Digital Identities in the Metaverse

Digital Identities - Who will we be in the Metaverse


Digital Identities – Who will we be in the Metaverse

The Sandbox Nomad Avatar (2022)

Everyone is talking about the metaverse – a new paradigm of human interaction. It is set to
become the next trillion-dollar opportunity in tech, with a rising number of firms showing
interest in immersive virtual places that will allow customers to travel beyond what is
physically possible. The steep growth of its attention has been fueled by heavy investment
from corporates, looking for new ways to interact with customers, and venture capitalists
looking to fund the next generation of unicorns. The protagonists in the driver seat – bold
entrepreneurs – are building new worlds and creating innovative ways for people to interact,
thereby making use of a broad spectrum of leading-edge developments in technology – first
and foremost blockchain and crypto.
It is still to be seen if the hypothesis of the metaverse taking up an ever-increasing part of
our everyday interactions – will live up to its high expectations. If it does, in any shape or
form whatsoever, one pivotal question will move us going forward:

“Who will we be in the metaverse?”
As this question will majorly dictate who will participate in value generation, there are
naturally a range of different stakeholders with diverging interests.
Tech giants like Meta are working to connect real identities with human-like avatars to
bridge the gap between social media and metaverse personas.
The web3 community has its different camps. Closest to its core ideology of decentralization
and community-ownership, the voices demanding anonymity and diversity in the virtual
realm are strong – aiming to overcome real-world limitations and old-entrenched patterns
that dictate one’s individual success based on random life situation factors.
Now is the time to develop concepts for the base layer of the future of human interaction.
Forward-thinking participants who dare to take responsibility in shaping these concepts
have the chance to shape our society and, if steering in the right direction, will be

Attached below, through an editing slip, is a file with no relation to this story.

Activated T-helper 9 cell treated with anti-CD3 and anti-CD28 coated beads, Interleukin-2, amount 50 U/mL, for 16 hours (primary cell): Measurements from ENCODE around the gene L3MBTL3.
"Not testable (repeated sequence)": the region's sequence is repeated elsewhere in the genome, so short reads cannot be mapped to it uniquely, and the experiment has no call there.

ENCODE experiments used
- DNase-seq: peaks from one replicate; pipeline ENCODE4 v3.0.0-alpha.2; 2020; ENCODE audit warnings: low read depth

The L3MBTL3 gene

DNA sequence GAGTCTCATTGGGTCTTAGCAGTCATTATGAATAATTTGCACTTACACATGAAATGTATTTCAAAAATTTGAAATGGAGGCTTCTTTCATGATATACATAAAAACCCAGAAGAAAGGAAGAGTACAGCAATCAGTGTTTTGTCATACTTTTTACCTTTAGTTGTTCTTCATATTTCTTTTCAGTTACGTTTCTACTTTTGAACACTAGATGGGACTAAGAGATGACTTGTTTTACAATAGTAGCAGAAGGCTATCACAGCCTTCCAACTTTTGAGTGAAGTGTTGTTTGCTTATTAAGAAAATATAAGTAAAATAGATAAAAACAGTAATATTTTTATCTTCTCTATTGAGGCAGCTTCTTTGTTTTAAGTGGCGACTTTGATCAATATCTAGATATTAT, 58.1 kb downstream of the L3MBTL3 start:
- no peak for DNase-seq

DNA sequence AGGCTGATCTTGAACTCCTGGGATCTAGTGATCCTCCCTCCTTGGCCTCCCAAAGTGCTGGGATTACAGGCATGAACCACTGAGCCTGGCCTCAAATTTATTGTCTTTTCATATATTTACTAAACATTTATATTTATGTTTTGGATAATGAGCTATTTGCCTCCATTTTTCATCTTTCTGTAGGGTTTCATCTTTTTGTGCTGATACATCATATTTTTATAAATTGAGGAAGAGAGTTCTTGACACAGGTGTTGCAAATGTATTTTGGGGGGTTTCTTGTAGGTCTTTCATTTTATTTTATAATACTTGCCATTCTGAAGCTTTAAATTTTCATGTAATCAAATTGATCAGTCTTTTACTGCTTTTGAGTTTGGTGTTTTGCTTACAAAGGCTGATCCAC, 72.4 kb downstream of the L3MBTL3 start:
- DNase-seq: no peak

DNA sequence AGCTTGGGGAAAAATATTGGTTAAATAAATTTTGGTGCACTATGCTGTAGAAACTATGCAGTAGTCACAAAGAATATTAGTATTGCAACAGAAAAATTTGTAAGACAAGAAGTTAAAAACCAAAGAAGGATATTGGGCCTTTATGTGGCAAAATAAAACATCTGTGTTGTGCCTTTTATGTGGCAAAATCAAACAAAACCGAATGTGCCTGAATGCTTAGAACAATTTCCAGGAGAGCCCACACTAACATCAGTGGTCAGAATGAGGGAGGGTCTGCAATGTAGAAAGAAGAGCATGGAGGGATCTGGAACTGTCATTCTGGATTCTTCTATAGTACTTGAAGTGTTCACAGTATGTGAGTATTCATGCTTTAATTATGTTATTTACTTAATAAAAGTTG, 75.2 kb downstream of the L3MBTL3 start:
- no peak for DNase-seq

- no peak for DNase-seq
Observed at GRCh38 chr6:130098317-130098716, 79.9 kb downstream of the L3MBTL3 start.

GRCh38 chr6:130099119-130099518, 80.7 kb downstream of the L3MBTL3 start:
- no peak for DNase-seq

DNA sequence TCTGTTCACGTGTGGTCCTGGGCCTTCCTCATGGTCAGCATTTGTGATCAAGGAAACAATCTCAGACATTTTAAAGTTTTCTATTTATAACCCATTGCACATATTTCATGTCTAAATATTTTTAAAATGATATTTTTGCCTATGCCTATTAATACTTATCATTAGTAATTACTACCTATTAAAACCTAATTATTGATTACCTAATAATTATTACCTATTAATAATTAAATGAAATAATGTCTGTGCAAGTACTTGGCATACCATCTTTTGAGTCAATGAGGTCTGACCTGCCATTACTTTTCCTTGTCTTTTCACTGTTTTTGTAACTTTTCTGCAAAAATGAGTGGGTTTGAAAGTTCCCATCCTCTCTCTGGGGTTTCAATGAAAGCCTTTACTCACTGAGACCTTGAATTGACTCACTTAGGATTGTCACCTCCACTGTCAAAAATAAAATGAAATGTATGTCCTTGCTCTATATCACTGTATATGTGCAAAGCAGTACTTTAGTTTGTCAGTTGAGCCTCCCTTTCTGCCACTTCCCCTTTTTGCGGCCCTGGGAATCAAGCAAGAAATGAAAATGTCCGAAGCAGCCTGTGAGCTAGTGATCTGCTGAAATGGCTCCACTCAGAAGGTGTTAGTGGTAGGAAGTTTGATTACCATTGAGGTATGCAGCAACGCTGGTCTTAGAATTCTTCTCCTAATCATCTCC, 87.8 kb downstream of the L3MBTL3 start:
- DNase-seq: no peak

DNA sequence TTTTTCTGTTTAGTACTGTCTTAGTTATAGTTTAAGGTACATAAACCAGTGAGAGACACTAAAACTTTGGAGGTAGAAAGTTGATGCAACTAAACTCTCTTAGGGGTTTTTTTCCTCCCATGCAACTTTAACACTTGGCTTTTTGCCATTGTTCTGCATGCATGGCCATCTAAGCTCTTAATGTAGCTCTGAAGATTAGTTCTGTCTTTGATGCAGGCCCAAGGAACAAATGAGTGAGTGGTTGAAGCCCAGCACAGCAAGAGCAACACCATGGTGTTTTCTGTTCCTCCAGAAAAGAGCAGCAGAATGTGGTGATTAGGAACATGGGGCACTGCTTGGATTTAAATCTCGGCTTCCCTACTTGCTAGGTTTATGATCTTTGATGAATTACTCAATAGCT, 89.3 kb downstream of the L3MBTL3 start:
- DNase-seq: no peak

handsomely rewarded. Besides founders, companies and investors who decide what should
be built, it is up to the end users and society as a whole to make their voices heard.


The web3 Studios Team




Crypto Karl

Bernie the


A special thanks to all contributors and experts who generously shared their perspectives on
the current state and future outlook of digital identities, in order of appearance:
Sebastian Borget


COO & Co-Founder of

Web3 Knowledge Leader &

The Sandbox

Founder of Metaverse Ecosystem

Brian Trunzo
Metaverse Lead
at Polygon Studios
Dirk Schöneberger
Global Creative Officer
at MCM

Founder of admit one and 9dcc

Timmu Tõke
Founder of Ready Player Me


Megan Kaspar

OG web3 investor,

Founding Member of Red DAO

founder and DJ

and Co-Founder of FirstLight

Kerry Murphy
Founder of The Fabricant

Pete Huang
Web3 Influencer &
Product at Coinbase

Artur Sychov

Herman Narula

Founder of Somnium Space

CEO & Co-Founder of Improbable

A huge thank you to each and every one of you!

Executive Summary
I. What is the Metaverse?


II. Digital Identities: Who will we be in
the Metaverse?


III. Digital Identity Market


IV. M&A – An evolving landscape


Concluding thoughts & Why now



Executive Summary
The key insight for us is that the digital identity market is still in its infancy – but will grow
exponentially over the next years.
We forecast the digital identity space may generate more than $600bn by 2030.
And the more our lives shift into the digital realm, the more important it becomes to find
answers to some of the core questions of digital identity that guide this report:
What should our digital identities look like in the future and why?
What do web3-native companies and established brands do?
What happens in terms of M&A activity in the space?
Leading-edge companies are laying the foundations of the digital identity infrastructure and
creating a landscape that is divided into various core pillars:



The metaverse is being touted as one of the biggest
opportunities in tech. And while definitions are still
evolving, it’s clear that a new kind of digital identity
is needed to navigate it seamlessly.
We have seen the move from physical, over online to
metaverse identity, which in the ideal state should
allow you to share only the information you want.
In the expression of one’s digital identity in virtual
space, avatars play an important role today. While
many companies focus on the virtual representation
of one’s real-world features with human-like avatars,
other innovators are moving towards borderless
avatars that open up creative freedom to enable new





interaction possibilities.

“The Avatar is your entry point into the Metaverse; it allows you to
engage in immersive experiences with new social interactions.
Web3 technology lets you own your Avatar – not the platform it was